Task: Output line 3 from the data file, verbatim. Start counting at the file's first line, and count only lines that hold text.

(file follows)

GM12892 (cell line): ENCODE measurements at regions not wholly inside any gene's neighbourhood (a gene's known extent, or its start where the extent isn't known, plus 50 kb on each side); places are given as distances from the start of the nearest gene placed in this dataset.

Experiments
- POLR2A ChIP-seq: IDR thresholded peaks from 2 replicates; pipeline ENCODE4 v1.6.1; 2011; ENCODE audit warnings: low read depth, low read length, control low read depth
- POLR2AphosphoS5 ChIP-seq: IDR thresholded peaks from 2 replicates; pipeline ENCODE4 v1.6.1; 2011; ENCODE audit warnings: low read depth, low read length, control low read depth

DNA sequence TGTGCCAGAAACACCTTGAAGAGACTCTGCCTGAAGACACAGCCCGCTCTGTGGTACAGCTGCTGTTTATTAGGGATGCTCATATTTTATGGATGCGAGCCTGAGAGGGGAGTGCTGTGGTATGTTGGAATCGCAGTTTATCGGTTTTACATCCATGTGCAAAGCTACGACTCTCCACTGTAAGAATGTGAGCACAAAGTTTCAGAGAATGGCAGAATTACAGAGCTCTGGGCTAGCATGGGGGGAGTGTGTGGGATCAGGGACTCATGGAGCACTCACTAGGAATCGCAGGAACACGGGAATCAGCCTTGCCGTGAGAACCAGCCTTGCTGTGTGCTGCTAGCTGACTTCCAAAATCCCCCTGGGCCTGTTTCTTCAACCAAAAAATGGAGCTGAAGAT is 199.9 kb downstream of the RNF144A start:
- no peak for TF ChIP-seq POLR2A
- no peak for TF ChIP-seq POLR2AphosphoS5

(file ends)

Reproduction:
- POLR2A ChIP-seq: IDR thresholded peaks from 2 replicates; pipeline ENCODE4 v1.6.1; 2011; ENCODE audit warnings: low read depth, low read length, control low read depth